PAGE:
The Irving-based Boy Scouts of America exited bankruptcy earlier this year with a $2.4 billion plan to compensate victims of alleged sexual abuse spanning decades.
But the emotional scars remain, as does the criticism from some circles about the organization’s lack of accountability, empathy, or oversight. That’s where Brian Knappenberger hopes his latest documentary can provide a voice.
Scouts Honor: The Secret Files of the Boy Scouts of America, which focuses on gut-wrenching accounts from survivors and whistleblowers, begins streaming Sept. 6 on Netflix.
“They looked at it as more of a PR problem rather than a human safety problem,” Knappenberger said of BSA leadership. “They did a lot to silence these stories.”
The film spotlights a few of the more than 80,000 potential victims nationwide identified through the 2020 bankruptcy declaration, some of whose horrifying anecdotes date back almost 50 years.
One of the primary interviewees is Michael Johnson, a former Plano police detective. Johnson specializes in criminal child sexual abuse cases and worked as a youth protection advisor for BSA for 11 years through 2020.
Johnson said there are multiple reasons why such conduct tends to remain hidden, such as the power dynamics involving male victimization, systemic attempts to shield culprits through misguided policies, and the reputation of the iconic, faith-based, all-American brand.
“Sexual abuse is terrible for any gender, but it’s different for men than it is women,” Johnson said. “The scoutmasters, who are a majority of the perpetrators, are idealized figures who had access to these boys for years, and are able to set up these relationships.”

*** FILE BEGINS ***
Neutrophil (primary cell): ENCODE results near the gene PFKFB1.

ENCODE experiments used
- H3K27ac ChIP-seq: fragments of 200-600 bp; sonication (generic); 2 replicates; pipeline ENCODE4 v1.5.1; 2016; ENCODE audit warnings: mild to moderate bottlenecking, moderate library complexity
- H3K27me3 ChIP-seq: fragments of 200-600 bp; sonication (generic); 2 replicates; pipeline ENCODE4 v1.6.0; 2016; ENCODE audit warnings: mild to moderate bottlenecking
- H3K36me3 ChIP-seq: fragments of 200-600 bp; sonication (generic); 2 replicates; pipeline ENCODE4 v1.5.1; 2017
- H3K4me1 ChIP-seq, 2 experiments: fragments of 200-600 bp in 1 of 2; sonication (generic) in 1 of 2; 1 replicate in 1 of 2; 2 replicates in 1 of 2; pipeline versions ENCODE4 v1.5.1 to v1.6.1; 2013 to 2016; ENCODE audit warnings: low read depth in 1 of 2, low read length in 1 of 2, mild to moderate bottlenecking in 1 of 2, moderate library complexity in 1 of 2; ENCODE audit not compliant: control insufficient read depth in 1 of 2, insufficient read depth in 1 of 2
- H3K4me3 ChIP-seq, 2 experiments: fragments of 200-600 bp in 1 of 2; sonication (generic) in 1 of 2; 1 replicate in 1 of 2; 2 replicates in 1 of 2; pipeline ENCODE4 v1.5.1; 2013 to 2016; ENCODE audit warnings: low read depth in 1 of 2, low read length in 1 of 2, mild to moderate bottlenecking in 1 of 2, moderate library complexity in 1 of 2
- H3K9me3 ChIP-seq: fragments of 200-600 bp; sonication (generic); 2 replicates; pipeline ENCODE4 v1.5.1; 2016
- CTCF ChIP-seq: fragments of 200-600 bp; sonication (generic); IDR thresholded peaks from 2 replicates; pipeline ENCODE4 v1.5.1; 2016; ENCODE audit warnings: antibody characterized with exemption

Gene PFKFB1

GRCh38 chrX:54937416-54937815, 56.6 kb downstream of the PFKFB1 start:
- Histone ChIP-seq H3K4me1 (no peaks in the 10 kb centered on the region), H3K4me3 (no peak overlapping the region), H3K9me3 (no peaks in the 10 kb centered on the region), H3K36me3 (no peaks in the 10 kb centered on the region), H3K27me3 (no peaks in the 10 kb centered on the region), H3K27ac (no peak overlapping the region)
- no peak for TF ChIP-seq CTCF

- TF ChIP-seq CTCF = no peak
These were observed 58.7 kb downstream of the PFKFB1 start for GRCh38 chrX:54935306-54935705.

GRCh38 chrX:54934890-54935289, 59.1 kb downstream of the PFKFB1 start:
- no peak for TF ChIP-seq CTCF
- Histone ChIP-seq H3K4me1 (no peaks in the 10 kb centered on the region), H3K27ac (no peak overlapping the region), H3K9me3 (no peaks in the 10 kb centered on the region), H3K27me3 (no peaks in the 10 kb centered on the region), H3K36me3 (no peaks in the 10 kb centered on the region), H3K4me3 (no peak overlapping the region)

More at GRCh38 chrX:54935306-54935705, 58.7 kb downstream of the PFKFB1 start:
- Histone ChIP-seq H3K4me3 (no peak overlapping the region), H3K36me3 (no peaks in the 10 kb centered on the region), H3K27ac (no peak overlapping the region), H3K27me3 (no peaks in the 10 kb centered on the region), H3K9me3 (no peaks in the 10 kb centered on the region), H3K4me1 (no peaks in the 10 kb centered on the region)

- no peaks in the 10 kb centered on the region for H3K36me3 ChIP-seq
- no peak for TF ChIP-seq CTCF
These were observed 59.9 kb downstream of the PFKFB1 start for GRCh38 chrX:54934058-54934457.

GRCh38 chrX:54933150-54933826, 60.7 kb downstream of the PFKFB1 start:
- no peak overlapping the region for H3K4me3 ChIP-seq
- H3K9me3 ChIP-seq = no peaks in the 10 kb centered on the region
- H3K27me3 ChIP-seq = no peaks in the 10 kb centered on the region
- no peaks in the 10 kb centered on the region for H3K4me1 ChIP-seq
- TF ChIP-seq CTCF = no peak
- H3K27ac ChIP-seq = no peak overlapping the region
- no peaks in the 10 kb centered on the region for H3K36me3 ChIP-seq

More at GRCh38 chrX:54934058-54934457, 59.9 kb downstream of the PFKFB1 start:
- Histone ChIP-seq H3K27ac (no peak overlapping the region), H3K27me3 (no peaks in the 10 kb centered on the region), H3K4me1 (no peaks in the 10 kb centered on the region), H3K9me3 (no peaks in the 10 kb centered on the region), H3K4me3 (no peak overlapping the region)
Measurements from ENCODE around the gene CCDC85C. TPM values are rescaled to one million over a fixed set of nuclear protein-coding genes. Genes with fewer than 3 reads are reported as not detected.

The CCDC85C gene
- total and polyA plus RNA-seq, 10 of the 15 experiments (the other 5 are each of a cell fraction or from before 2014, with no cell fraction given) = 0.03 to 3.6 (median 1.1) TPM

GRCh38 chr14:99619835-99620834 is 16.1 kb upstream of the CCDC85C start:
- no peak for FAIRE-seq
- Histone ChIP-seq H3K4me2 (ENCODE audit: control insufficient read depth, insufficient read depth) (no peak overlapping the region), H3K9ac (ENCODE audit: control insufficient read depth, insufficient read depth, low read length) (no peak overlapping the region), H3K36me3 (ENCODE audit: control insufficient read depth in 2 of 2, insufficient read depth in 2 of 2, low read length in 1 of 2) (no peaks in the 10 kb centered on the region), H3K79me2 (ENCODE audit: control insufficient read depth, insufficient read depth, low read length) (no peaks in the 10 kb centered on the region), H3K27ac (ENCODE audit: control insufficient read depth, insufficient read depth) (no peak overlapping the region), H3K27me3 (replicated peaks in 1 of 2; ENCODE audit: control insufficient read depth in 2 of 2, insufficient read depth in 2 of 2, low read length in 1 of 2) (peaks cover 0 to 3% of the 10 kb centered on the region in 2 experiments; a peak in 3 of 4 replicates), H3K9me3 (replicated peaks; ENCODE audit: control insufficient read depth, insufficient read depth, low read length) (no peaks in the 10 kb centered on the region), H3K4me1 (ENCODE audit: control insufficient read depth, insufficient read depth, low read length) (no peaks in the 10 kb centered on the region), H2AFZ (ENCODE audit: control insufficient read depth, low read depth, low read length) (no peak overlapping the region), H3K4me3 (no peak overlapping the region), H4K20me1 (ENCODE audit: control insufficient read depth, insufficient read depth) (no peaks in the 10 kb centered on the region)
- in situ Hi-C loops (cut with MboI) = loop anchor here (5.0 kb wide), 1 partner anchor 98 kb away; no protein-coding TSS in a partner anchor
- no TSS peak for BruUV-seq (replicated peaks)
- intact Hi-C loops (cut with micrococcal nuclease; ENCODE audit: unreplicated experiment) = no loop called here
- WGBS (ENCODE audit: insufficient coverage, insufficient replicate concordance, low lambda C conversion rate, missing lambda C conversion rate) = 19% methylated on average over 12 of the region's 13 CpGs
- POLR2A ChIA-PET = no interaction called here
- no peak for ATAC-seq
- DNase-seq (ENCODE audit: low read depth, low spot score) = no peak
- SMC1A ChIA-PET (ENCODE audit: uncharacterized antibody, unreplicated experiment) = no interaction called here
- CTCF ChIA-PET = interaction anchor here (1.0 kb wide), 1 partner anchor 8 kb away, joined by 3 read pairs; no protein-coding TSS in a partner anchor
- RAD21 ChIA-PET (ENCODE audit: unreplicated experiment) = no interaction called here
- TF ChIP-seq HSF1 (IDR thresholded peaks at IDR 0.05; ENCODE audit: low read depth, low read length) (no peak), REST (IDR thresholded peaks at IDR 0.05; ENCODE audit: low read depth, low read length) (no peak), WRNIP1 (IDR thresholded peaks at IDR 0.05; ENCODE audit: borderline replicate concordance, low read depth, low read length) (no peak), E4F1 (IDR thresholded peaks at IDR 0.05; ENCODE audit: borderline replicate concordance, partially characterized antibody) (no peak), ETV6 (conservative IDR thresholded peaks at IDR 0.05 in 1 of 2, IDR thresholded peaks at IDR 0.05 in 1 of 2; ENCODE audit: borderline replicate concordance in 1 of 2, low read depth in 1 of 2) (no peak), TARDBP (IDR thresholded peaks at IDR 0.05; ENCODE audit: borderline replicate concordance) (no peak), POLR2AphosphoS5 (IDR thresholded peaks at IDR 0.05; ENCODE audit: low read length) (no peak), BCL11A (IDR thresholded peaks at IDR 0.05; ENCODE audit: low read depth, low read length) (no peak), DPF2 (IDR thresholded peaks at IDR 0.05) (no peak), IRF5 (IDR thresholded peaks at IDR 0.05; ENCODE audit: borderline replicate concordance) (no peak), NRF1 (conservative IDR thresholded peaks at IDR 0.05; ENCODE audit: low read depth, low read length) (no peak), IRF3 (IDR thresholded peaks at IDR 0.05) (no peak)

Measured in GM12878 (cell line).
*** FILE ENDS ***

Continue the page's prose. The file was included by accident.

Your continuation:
For those whose psychological wounds were covered up for years because of shame or fear, the legal options for financial or punitive justice are limited, Johnson said.
“If it takes them that long, even if they go to the police and say they were sexually abused as a scout 25 years ago, the criminal statute of limitations has run out or the perpetrator is potentially dead,” he said.
When Knappenberger was making his 2017 documentary about press freedom, Nobody Speaks, one of the main subjects had come forward as a victim of abuse while in Boy Scouts. That prompted the filmmaker to dig deeper. He said some of the subjects in the film are sharing their trauma publicly for the first time.
“It’s just a matter of listening and giving them the time they deserve, and understanding that it’s incredibly difficult,” Knappenberger said. “You have to give them that platform and respect the courage it takes. A lot of people are suffering in silence. They’re in some ways speaking for people who haven’t come forward yet.”
In the past, when allegations surfaced, BSA leadership would try to discredit victims or intimidate those seeking to expose abusers, Knappenberger said. While the financial settlement and corresponding blanket apology is a start, true healing remains elusive.
“Documentaries can drag these subjects into the light of day,” Knappenberger said. “I hope there’s a public reckoning. I hope the film sparks some discussion.”
More than 5,300 claimants to the bankruptcy settlement are from Texas, the second most of any state behind California. The plan has been upheld in court thus far, but could face more legal challenges from detractors.
Johnson remains unconvinced the BSA is committed to significant reforms before, at minimum, a broad third-party investigation is completed by a government or law enforcement entity that includes full transparency and cooperation.
“The Boy Scouts of America doesn’t believe they have a problem. They don’t have any motivation to change,” Johnson said. “Justice is still not served.”